Physically moving your body around to move through the virtual world is a great way to enhance immersion, but it can be potentially dangerous if users lose a sense of their real world surroundings. To keep users safe, Valve introduced what they call the ‘Chaperone’ for the HTC Vive headset, a virtual wall which appears when needed to keep users from exiting a safe playspace. Oculus is working on their own version of such a system which will be especially important for the upcoming launch of their Touch VR controllers.
The Chaperone system allows HTC Vive users to map out a safe area in the real world which will be reflected in the virtual world to keep them from walking into walls or swinging their hands into furniture. Chaperone on the Vive has been unquestionably effective, working well enough that users can lose themselves in the virtual world without fear of running into the physical one.
The idea of a virtual boundary to keep the user inside a real-world safezone isn’t radical, but it’s not something Oculus has talked much about up to this point. With the impending launch of the Touch VR controller coming by year’s end, implementation of such a system is critical.
As it turns out, Oculus has had a boundary system in the works for some time. I saw a brief glimpse of it for the first time at a conference in June where Oculus was showing off their Touch controllers.
It was after a four player match of Dead & Buried; Palmer Luckey, the founder of Oculus, pulled me aside and asked if I had noticed anything peculiar about this particular build of the game. After saying I hadn’t, he urged me to put the headset back on and then walk to my left. After few steps I saw a horizontal floating line appear in front of me about stomach-height. As I traced it with my eyes to the left, I could see that it encompassed me entirely, appearing like a square with rounded corners.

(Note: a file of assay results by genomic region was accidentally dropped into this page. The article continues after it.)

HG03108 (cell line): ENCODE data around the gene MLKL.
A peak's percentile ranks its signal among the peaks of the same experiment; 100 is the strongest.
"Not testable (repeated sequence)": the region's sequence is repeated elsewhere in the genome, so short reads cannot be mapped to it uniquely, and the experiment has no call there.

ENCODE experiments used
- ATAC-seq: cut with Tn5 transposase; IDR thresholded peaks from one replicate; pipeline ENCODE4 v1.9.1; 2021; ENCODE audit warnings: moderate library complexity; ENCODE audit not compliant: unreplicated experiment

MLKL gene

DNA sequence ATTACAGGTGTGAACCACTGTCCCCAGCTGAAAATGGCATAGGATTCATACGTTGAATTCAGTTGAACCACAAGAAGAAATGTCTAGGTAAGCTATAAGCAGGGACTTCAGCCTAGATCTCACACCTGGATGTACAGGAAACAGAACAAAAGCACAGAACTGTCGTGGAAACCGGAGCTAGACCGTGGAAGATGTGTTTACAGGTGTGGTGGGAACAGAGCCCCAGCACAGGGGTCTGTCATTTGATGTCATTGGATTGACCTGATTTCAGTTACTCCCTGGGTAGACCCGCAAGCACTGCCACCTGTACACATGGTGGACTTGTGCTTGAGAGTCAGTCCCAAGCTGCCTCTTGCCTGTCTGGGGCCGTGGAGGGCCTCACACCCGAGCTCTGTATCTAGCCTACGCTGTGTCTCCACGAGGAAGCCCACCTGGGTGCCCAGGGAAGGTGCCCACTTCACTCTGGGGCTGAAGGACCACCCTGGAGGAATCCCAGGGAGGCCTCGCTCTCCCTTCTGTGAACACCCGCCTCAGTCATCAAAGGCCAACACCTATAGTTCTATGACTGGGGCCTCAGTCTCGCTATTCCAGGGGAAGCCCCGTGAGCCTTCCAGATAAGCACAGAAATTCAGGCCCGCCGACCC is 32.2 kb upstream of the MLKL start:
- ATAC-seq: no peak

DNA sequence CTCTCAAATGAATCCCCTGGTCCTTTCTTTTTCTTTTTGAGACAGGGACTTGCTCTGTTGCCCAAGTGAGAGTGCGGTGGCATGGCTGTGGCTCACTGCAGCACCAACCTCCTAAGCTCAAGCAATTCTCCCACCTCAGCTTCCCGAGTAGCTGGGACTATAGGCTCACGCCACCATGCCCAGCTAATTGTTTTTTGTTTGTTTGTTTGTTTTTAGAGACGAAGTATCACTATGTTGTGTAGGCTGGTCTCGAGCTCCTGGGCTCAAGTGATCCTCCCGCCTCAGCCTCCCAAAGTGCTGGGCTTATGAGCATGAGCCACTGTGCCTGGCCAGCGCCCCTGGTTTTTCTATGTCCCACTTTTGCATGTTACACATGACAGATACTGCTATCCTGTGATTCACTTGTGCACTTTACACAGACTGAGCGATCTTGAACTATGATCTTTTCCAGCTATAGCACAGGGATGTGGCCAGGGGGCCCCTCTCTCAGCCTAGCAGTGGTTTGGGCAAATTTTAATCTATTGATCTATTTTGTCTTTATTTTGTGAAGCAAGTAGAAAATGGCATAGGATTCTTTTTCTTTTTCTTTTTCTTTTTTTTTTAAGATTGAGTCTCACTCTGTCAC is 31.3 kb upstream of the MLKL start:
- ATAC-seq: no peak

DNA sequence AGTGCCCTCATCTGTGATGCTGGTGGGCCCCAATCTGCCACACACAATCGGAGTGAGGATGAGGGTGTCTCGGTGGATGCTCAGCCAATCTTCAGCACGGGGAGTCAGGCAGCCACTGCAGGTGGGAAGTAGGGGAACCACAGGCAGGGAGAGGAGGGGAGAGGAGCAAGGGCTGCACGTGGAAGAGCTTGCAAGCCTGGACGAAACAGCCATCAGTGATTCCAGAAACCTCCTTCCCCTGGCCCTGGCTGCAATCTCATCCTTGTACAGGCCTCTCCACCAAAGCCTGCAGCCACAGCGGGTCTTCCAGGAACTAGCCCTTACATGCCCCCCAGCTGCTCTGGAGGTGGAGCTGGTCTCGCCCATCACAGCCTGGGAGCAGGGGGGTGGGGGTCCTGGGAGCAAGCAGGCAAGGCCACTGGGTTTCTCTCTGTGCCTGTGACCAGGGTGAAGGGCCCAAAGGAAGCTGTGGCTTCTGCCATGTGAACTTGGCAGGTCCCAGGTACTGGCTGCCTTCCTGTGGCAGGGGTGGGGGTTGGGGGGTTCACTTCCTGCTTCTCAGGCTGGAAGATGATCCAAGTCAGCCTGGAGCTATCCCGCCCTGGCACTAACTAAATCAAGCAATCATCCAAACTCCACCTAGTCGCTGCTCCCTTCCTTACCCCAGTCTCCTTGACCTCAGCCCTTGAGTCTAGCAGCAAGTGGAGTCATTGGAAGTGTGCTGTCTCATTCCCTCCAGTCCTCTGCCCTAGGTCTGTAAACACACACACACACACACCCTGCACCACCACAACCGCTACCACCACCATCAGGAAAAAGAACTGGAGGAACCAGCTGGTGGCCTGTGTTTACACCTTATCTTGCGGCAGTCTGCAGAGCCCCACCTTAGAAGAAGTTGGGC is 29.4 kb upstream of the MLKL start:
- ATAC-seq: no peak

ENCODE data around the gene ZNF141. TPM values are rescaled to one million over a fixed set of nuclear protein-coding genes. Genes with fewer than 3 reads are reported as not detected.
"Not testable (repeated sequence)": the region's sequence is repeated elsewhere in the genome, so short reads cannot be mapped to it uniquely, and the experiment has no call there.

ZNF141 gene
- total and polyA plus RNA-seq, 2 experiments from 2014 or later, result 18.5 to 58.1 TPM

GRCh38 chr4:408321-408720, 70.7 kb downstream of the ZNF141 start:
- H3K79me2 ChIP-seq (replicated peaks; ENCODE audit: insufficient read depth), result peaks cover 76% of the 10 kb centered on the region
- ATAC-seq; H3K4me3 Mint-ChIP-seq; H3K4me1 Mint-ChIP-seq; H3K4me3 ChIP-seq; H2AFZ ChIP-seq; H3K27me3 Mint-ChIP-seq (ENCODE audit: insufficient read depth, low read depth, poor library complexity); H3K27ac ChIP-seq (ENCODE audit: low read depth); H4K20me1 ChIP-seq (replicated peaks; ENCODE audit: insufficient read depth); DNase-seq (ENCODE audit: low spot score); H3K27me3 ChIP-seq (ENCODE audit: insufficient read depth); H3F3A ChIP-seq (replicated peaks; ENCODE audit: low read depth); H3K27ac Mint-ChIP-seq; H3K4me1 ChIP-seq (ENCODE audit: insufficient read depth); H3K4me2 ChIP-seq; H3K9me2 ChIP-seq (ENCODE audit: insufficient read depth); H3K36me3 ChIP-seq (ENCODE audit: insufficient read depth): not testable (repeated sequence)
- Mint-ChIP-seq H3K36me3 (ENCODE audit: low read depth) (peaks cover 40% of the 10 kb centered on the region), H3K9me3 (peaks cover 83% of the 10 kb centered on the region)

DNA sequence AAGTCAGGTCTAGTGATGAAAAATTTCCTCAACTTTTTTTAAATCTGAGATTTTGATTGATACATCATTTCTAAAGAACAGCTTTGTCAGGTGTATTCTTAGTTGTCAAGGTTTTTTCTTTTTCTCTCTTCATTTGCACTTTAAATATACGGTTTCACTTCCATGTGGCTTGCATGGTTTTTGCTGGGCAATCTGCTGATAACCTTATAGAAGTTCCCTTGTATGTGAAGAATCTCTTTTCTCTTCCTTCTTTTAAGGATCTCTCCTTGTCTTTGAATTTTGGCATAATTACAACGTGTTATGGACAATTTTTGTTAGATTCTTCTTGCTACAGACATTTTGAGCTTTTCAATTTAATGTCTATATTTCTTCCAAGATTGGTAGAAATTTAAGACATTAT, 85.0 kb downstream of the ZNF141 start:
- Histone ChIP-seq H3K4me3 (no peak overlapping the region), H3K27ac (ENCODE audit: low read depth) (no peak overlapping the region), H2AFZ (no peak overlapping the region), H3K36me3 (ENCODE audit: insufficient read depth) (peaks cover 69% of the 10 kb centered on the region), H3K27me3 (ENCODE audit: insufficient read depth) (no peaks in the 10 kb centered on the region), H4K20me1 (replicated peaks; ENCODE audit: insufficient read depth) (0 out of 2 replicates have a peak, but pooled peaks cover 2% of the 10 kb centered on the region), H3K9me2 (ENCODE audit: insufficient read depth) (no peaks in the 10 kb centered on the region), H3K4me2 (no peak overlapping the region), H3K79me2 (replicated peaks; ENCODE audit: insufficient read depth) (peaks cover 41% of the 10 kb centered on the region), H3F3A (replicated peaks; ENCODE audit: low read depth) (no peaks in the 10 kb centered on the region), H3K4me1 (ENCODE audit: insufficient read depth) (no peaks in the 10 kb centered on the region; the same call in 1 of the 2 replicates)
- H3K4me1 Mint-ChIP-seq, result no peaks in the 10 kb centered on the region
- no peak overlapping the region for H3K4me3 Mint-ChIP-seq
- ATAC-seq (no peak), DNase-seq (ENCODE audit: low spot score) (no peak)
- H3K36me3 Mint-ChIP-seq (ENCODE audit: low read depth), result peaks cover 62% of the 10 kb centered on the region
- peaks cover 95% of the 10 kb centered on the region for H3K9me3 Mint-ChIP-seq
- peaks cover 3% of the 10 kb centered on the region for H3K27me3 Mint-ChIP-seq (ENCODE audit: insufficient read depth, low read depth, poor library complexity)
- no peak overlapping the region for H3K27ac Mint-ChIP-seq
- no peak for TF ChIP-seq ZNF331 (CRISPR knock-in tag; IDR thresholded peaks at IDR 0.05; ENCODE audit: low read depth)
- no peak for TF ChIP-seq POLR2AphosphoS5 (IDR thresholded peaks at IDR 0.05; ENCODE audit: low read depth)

Interestingly, this boundary wasn’t actually just a line; it appeared as a piece of barbed wire, fitting with Dead & Buried’s Western aesthetic. This suggests of course that developers may have the ability to style the Oculus boundary system to suit their game. Chaperone on the HTC Vive, on the other hand, can be customized by the user, but I haven’t ever seen it styled on a developer controlled, per-application basis.
While we’d expect the Oculus boundary system to initially launch with the Touch VR controllers (given that it will mean the move from seated to standing VR for many users), it’s reasonable to think that the system might be useful even for seated VR experiences which use a standalone headset. I’ve seen people immersed in a seated VR experience bump their headsets on a desk (and done it myself plenty of times).
While we’re likely to hear more about Oculus’ boundary system at the company’s ‘Connect’ developer conference this October, one major unanswered question is whether or not Valve’s pending patent for Chaperone (or more specifically, “Sensory feedback systems and methods for guiding users in virtual reality environments“) might present any issue to Oculus if it were to be granted. Interestingly, Valve’s own Chaperone system actually already works with the Rift for users who have the headset connected to Steam.